·         Breiman – 2 to 5 years of age  vaccine efficacy (factors like fear / poor acceptance might have influenced the low efficacy rate among 2 to 5 years)
·         The effect of taking consent may have an effect on low coverage
·         Dr. Bhutta gave a clear and succinct explanation of why low coverage in Pakistan.
Next symposium is on development of vaccines against typhoid, paratyphoid and NTS. This is the key area where I have an interest. This is moderated by Adwoa Bentsi Enchilli, WHO, Geneva, Switzerland
Ghananian proverb – lesson to be learnt from past
Typbar – TCV (Bharat Biotech, India)
·         Safety and immunogenicity in healthy infants, children and adults in endemic areas
·         control – Typbar (Vi – PS)
·         dose = 0.5 ml / cold chain needed
·         anti Vi igG 6 wks post vaccination – 1 endpoint
·         Safety across 6 months – 45 years
·         Results:
o   safe in all age group
o   Immunogenic (high IgG response) also in < 2 years
o   Persistent in immune response and also memory response
o   antibody avidity is important for qualitative assessment
o   Open label / controlled trial  - TypBar TCV / Typbar
§  Conclusion – safe / immunogenic / immune response persistent < 2 years / booster needed
§  Measles interference study underway
o   My question – Bharat Biotech is way ahead with their conjugate vaccine, how we are going to deal with it as we are working with Vi – DT vaccine

Vi - DT vaccine development – Bio Farma
§  our desire to move from medium > high priority in WHO list of vaccine
§  Target Product Profile (TPP)
§  Process development  / GMP process – master seed and working seed
§  Process flow (Vi Polysachharide)
§  ELISA / NMR /HPAEC method
§  WHO TRS 987 – requirement
§  Vi DT conjugation Process
o   Carrier protein prep
o   Vi PS preparation
o   Conjugation
o   Diafiltration
§  HPLC profile
§  Nonclinical immunogenicity studies (who guideline)
Vi CRM 197
o   CRN
o   Conjugation kinetics as a process map
o   Bulk conjugate vs. Formulated Bulk
o   Study plan – mice study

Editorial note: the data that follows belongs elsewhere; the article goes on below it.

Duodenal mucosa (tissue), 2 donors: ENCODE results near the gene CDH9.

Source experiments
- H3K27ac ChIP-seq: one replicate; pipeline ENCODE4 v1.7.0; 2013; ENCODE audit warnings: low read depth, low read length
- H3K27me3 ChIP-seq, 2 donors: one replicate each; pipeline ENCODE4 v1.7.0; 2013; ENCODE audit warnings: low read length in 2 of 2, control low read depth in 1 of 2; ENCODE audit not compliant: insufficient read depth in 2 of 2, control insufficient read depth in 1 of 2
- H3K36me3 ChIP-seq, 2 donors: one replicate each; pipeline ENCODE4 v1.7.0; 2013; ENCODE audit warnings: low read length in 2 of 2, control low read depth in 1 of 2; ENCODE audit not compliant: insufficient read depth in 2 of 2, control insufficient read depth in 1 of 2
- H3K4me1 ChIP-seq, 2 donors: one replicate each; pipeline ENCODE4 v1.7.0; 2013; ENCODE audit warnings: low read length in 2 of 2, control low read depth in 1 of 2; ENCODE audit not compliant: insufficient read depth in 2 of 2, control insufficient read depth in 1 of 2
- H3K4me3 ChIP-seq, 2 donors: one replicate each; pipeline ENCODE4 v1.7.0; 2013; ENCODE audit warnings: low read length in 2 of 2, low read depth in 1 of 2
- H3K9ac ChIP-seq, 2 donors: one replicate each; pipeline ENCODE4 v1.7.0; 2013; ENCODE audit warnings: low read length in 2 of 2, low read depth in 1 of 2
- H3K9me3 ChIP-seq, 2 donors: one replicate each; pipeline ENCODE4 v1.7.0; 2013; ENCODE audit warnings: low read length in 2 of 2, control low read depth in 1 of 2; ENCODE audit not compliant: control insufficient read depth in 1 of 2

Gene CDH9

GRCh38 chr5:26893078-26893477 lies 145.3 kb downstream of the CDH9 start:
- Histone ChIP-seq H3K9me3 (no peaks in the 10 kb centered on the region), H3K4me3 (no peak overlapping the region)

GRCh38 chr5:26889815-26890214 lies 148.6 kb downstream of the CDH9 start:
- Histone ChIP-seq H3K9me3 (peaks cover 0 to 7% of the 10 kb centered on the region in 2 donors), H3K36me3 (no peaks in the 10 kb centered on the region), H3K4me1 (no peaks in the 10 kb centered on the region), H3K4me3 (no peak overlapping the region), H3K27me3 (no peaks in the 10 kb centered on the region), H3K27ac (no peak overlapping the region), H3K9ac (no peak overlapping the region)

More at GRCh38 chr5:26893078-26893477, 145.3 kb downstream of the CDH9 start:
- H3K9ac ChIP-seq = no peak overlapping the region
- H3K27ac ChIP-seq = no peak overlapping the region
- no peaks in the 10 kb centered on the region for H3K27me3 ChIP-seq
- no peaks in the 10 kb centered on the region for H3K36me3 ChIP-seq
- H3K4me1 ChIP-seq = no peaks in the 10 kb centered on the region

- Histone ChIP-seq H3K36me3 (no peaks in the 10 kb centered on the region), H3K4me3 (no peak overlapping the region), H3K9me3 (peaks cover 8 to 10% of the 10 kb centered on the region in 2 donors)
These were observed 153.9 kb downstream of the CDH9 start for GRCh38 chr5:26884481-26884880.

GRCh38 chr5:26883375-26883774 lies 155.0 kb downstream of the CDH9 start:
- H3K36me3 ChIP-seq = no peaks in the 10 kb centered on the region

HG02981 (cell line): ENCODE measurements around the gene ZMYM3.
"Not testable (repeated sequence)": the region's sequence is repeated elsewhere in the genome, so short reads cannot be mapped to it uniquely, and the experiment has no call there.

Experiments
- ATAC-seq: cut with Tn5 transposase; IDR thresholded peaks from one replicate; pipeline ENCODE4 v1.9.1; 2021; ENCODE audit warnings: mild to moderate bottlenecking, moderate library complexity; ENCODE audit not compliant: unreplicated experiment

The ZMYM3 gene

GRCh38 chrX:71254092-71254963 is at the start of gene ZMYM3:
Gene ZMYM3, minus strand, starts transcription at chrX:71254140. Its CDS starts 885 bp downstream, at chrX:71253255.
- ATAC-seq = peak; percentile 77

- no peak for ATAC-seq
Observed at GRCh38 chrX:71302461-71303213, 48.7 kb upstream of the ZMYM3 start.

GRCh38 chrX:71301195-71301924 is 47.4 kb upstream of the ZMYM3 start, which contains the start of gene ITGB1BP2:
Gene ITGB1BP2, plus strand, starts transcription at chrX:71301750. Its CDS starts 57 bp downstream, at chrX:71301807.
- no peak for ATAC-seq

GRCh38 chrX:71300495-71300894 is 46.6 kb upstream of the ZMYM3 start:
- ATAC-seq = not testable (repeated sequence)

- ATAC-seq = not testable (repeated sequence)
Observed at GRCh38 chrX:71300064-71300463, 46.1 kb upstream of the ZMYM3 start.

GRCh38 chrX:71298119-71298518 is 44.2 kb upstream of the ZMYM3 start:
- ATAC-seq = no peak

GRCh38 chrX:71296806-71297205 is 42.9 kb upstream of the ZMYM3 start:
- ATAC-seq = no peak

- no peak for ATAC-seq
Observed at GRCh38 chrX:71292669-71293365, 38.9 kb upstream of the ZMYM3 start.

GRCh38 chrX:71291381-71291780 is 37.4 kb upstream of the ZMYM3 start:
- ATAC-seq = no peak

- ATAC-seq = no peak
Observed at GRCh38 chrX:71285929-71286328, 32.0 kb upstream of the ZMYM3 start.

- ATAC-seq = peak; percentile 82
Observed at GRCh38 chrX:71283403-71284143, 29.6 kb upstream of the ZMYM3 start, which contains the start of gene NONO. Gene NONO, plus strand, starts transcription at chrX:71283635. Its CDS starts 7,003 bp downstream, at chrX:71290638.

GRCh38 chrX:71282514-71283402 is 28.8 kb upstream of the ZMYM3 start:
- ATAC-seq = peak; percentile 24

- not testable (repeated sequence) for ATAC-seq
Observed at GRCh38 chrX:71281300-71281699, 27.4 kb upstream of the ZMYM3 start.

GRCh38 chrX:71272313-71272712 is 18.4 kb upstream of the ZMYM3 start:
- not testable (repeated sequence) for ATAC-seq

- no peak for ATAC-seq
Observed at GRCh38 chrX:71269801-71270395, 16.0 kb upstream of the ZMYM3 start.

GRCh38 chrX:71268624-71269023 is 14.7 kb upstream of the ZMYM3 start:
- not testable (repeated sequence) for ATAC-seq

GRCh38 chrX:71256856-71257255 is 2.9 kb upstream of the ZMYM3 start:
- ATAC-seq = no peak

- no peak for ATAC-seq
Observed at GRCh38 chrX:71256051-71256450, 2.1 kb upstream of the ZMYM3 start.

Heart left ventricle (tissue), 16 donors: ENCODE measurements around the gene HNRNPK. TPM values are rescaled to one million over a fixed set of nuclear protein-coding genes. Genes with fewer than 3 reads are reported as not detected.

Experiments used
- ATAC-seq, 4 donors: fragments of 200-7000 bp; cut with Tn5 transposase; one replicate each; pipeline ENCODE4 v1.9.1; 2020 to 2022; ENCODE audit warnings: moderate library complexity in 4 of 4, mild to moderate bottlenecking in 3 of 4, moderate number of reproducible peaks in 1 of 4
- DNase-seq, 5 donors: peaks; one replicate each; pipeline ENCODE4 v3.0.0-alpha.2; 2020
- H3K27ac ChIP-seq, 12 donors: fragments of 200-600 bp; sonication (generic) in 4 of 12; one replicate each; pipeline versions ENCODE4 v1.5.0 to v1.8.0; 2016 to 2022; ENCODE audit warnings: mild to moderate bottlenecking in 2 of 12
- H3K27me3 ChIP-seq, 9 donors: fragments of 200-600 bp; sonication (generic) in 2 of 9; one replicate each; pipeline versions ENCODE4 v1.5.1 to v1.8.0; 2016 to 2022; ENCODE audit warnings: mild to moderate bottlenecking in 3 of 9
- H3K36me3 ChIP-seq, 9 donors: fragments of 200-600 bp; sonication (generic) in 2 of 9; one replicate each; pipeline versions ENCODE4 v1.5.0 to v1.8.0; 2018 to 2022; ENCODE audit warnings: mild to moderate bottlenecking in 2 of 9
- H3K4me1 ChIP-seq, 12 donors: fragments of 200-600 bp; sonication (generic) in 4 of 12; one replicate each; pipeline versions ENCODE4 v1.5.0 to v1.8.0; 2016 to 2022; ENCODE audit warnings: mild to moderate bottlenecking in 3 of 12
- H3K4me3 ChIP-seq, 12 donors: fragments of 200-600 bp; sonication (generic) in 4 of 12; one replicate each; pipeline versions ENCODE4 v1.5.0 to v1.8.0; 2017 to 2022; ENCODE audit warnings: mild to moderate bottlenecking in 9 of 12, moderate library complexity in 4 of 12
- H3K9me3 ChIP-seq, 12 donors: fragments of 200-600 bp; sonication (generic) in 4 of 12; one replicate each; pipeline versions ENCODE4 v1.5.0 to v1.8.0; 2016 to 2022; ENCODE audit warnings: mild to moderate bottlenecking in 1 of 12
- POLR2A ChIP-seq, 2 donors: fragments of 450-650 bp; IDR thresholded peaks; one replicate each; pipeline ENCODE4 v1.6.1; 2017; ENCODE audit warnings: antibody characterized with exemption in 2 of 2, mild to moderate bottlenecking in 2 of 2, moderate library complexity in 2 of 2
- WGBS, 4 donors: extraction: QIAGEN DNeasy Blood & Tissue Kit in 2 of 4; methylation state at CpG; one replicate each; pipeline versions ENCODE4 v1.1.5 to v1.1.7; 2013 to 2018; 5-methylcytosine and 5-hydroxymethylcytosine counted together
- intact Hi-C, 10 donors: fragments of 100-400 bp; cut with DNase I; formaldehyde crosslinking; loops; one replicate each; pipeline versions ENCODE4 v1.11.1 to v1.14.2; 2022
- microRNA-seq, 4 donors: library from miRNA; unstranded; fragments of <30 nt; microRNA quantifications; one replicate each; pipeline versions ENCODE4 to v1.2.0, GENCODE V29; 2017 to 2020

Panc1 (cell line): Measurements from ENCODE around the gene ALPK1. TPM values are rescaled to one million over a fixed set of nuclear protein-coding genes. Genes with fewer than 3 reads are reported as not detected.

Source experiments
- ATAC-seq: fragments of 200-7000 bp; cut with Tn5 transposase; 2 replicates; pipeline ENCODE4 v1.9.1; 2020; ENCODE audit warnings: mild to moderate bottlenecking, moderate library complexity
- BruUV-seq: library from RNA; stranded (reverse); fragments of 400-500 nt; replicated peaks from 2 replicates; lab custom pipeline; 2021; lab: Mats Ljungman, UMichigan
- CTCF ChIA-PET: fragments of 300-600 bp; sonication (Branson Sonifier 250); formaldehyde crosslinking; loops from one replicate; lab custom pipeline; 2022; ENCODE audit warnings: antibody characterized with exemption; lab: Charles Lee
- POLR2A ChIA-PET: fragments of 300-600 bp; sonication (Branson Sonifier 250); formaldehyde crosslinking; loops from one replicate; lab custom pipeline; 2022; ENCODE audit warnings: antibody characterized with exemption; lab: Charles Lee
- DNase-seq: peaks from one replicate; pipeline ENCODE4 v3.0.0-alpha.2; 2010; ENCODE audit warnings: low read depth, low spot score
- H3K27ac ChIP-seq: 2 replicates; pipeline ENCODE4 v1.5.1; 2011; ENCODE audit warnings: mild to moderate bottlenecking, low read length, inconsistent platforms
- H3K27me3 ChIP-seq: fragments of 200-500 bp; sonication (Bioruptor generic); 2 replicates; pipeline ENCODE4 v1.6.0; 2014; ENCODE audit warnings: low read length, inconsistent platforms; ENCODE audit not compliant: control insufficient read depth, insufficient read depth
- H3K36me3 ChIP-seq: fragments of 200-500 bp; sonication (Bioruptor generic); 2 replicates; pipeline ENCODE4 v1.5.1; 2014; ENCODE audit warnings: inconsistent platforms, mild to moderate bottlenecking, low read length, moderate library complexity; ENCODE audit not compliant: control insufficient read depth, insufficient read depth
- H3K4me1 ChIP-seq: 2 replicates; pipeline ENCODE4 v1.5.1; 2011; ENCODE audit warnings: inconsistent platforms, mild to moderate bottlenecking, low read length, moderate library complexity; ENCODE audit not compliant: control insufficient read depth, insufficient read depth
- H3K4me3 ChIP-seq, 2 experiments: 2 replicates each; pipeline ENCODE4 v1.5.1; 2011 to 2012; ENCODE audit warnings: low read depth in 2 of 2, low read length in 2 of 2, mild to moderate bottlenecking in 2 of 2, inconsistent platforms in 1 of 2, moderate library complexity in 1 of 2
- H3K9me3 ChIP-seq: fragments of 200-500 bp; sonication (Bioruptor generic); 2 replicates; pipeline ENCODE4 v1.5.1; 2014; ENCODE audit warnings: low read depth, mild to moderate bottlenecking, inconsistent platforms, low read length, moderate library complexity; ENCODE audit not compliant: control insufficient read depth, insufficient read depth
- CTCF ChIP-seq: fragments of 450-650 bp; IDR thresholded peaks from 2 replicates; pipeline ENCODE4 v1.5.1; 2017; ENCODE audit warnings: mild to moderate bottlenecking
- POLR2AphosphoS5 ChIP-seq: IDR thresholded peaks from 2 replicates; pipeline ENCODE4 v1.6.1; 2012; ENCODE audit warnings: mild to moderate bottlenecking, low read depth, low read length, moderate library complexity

Live oral vaccine – M01ZH09 (from parent Ty21a with some changes) Ref: Waddington et al, J Infect 2013
o   Vax efficacy / correlates of protection
o   Vaccine efficacy – study design
o   blinded arm (Placebo vs M01ZH09)
o   Open arm (Ty21a)
o   LPS as surrogate of efficacy
o   Then challenge with TF bacteria / diagnosis after challenge (temperature or Blood C/S)
o   Dose escalation study
o   LPS vs. Flagellen vs. Vi
Bivalent Core and O PS (COPS) – flaggelin conjugate vaccine against iNTS and typhimurim infections
o   key - phase 1 flaggellin subunit serves as the carrier protein – target for immune response
Interesting discussion – I guess on emerging considerations for iNTS disease prevention moderated by John Crump, University of Otago, New Zealand
Typhoid conjugate vaccines for public use: overcoming barriers moderated by Zulfiqar Bhutta, University of Toronto, Canada
TF vaccine for public health use: overcoming barriers: moderated by Zulfiqar Bhhutta
o   Current WHO position of TF (2008) – recognition as serious health problem/significant public health burden/local epidemiology/high risk population must be the target/ there are also inadequate data on conjugate vaccine (t cell response / ? young age group)
§  national epidemiological data – rapid assessment tool to map the disease epidemiology (better describe the local epidemiology)
§  Lack of validated assay
o   GAVI – Vaccine Investment Strategy (VIS)
o   2008 HPV/JE / rubella, typhoid conjugate
o   2011 interest in typhoid conjugate
§  WHO PQ and recommendation
§  GAVI program window decision
§  Program implementation
§  Vaccine evaluation
·         vaccination scenarios
·         Demand forecast
·         Develop impact estimates
·         Develop cost estimates
·         Assess other disease / vaccine feature

o   International Vaccine Institute (IVI) -  landscape of what IVI is doing in Vi DT vaccine development